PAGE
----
An Overview of 2D Imaging-based Barcode Scanning Technology
Dr. Bradley S. Carlson - Symbol
The use of 2D image sensor arrays to capture and decode barcodes is rapidly gaining acceptance in the marketplace. 2D barcodes are being adopted in several industries including retail, transportation, manufacturing and healthcare for various applications. In this talk the basics of a digital camera system used for scanning barcodes are described including the image sensor technology, optics, digital electronics and software. The pixel electronics of CMOS and CCD array sensors and their architectures are presented. The basics of the optical system are presented with explanations of resolution and depth of field. The hardware/software architecture of the digital system is presented. Examples of products and the applications in which they are used are described.
Scalable Reasoning: Cutting Ontologies Down to Size
Dr. Aaron Kershenbaum - IBM, Watson
There is an immense amount of information currently available in machine-readable form. Some of it is readily available using keyword-based search; e.g., via Google. But much of this information, for example medical knowledge stored in patient records, may be accessed much more effectively via concepts. For example, prospective candidates for clinical surveys may be most readily identified by their matching complex criteria such as “has a family history of cancer but not obesity”. Each of these concepts (e.g., family history of cancer) can be defined in terms of other concepts and relationships among them. It is then possible to infer the presence of a concept even though it is not explicitly stated.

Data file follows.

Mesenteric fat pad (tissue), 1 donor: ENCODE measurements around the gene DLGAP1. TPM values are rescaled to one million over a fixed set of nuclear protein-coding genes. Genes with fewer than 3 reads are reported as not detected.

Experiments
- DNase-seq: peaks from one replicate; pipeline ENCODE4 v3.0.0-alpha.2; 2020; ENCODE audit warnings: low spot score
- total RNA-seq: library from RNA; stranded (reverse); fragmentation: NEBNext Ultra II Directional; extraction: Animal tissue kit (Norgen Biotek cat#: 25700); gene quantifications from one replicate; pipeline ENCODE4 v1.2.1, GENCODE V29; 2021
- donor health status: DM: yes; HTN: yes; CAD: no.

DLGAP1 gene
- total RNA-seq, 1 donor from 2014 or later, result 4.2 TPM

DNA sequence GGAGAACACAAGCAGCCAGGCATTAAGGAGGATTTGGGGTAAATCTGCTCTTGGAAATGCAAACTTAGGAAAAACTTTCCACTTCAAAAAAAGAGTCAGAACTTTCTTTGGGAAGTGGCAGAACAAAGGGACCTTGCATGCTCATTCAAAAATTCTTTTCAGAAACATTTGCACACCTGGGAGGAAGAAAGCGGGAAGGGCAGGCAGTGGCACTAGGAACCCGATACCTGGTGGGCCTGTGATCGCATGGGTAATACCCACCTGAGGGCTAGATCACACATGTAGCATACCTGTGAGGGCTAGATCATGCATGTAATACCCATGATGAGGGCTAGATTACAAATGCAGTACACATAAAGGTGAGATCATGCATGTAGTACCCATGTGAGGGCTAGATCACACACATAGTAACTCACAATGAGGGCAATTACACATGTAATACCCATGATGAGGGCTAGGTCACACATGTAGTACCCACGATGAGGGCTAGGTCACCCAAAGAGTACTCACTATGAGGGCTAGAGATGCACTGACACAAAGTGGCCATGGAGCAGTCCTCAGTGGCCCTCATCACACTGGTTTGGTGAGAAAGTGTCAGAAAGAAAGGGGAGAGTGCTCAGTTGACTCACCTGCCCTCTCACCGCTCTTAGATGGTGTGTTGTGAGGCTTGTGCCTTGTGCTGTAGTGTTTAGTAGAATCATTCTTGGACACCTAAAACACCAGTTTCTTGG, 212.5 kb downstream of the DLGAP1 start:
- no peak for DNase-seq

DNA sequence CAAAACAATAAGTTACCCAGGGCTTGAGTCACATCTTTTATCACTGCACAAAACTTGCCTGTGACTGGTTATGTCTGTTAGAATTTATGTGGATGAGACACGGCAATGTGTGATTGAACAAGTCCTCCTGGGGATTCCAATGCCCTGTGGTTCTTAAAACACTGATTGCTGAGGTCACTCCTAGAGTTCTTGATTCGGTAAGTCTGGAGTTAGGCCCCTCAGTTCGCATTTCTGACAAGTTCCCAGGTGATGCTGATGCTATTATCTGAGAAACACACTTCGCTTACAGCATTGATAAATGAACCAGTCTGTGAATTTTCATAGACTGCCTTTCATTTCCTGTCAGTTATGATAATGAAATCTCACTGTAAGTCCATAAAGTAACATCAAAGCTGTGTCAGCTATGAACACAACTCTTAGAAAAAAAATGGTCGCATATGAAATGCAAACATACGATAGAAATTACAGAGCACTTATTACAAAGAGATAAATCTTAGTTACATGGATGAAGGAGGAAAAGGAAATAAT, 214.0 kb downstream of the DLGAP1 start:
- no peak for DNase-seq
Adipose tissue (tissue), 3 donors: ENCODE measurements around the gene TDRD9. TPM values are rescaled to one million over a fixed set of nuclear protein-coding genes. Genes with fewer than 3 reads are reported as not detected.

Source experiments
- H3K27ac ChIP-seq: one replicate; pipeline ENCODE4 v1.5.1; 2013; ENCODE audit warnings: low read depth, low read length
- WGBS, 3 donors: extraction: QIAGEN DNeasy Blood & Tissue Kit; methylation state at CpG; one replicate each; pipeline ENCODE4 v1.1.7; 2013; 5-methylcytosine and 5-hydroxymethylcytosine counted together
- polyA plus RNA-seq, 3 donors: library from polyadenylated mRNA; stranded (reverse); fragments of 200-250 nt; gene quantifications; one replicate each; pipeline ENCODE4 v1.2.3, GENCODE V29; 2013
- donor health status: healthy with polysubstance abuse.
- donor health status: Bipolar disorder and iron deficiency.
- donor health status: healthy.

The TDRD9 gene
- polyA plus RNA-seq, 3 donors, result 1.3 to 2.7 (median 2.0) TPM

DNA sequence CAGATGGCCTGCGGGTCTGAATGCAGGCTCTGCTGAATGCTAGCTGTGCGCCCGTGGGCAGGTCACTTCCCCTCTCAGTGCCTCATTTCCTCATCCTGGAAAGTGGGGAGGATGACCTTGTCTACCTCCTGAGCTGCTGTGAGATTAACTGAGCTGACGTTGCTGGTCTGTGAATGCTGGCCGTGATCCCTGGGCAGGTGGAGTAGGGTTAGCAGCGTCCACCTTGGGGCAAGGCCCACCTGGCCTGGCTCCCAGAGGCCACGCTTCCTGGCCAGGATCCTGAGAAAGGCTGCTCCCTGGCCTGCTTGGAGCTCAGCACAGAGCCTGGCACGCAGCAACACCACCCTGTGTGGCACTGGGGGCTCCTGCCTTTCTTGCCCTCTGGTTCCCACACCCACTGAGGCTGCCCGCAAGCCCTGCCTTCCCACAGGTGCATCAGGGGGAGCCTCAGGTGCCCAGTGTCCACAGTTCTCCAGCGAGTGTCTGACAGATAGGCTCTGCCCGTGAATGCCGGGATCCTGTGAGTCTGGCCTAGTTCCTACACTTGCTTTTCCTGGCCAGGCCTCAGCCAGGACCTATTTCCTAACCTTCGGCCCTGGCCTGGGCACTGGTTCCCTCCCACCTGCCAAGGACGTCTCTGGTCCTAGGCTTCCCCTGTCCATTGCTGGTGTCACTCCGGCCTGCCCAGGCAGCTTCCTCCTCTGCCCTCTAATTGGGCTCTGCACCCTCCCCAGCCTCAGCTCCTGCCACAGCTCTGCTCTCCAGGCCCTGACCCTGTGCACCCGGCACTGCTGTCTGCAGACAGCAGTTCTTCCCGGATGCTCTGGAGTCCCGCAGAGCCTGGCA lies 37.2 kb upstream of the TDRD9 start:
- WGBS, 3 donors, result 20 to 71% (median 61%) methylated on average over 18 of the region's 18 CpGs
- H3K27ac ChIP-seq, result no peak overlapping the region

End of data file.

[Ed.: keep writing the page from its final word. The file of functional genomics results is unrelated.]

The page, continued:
A formal system which defines concepts in terms of other concepts and relationships among them is called an ontology. If we can reason efficiently over ontologies, we can use them as tools for doing concept-based retrieval. In this talk we describe ontologies and ongoing research which has led to the development of algorithms capable of reasoning over very large ontologies efficiently enough to make concept based retrieval feasible in real situations.
Mixed-Signal Systems-on-Chip: Architectures and Design Tools
Dr. Alex Doboli - Stony Brook University
Mixed-signal systems-on-chip (SoC) technology has rapidly evolved in recent years allowing the including on a chip of programmable analog and digital circuits in addition to CPU cores, memory, and I/Os. Programmable mixed-signal SoCs can be customized in short time and at low cost to implement new functionality and performance requirements. On the other hand, SoC based design has a steep learning curve due to the cross-disciplinary nature and complexity of the process. Design automation tools aide not only in reducing design effort and time, but also in the easier tackling of the cross-disciplinary nature of the design.
Passive Network Synthesis: Camelot in our Grasp
Dr. Richard Saeks - Accurate Automation